I think I have mentioned before that I am involved in a local production of Shakespeare's 'Much Ado About Nothing'. Obviously this is a community theater production as opposed to a professional one. I have been part of several community theater productions, and have thoroughly enjoyed myself doing so, but I've seen and learned something that can apply to and benefit artists of all kinds.
No matter the setting, behaving professionally will make you stand out from the crowd, and will make you someone who people want to support and work with again and again. In the show I'm in right now, as is the case in basically any community theater production, many times some of the cast and crew don't take the production as seriously as perhaps the director would like them to, and things happen such as missing rehearsals, complaining, dropping out, etc. I'm not trying to criticize anyone, and many times it is simply the case that people don't know what they're getting into, or something like that. My point here is that those who act professionally in this "non-professional" setting (i.e. show up on time, don't complain, do what they're asked, work hard, etc.) have a better experience, create a better experience for others, and open doors to further opportunities. I have gotten to know the cast and have had a blast so far in this show, and because I come early and do my best to behave professionally, I feel that my relationship with my director is such that I can trust to learn from her, and she can trust me with additional responsibilities and opportunities. It has been a great experience thus far.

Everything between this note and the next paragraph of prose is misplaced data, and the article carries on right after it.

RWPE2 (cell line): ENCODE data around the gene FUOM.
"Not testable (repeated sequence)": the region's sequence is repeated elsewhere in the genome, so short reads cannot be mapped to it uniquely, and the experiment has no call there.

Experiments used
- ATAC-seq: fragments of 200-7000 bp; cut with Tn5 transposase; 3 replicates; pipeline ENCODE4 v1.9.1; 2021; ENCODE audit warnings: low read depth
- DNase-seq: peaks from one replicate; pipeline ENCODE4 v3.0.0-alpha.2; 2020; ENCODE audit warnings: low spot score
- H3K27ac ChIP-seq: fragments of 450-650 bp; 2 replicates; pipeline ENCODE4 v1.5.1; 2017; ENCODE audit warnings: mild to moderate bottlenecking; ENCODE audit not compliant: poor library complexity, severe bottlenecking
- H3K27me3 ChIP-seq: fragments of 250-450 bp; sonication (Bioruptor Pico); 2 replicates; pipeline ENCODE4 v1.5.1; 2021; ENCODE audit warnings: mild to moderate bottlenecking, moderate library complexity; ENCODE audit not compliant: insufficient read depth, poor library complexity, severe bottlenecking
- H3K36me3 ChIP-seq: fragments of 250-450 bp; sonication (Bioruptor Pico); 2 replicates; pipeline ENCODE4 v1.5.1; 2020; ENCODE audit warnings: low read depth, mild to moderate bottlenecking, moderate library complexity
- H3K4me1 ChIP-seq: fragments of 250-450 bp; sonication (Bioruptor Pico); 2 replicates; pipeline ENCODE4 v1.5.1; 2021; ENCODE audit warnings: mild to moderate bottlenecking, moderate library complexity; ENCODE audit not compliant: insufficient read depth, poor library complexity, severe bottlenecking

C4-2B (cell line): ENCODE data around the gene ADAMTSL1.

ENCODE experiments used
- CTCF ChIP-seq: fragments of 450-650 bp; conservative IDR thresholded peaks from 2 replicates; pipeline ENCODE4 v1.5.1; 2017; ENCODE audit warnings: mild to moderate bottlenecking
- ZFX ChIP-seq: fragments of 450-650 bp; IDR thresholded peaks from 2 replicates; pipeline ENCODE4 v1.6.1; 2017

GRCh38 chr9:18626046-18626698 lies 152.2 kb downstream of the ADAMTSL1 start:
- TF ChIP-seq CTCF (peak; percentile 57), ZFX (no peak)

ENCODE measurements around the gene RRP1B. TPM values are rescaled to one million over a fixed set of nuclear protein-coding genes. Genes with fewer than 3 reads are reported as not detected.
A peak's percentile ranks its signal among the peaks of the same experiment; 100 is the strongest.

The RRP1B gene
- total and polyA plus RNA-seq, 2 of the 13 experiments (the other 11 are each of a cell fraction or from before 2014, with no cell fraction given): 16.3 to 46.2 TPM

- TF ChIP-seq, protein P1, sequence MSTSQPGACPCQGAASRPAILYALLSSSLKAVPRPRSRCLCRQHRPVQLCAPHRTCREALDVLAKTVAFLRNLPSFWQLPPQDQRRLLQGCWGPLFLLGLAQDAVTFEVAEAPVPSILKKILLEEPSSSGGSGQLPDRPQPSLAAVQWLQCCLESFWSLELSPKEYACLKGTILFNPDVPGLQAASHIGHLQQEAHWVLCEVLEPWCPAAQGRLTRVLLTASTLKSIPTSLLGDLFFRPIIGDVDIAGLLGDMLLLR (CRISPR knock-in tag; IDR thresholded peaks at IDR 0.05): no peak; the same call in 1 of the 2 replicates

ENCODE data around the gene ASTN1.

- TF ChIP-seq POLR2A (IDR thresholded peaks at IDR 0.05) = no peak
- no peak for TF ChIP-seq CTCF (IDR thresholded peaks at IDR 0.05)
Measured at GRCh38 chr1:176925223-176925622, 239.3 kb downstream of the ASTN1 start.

The same goes for writing. Even if all you're doing is reading a poem for a few students on the staff of your local universities creative writing journal, be professional about it. Dress appropriately, behave kindly, be punctual and considerate, etc. When in communication with editors or agents, show gratitude and an extreme willingness to work. Respond as quickly as possible, and be understanding when things don't work out exactly as you'd hoped. All this will make you someone who those in your industry want to help succeed.
Have you had an experience where professionalism has been a factor? Any other thoughts on this?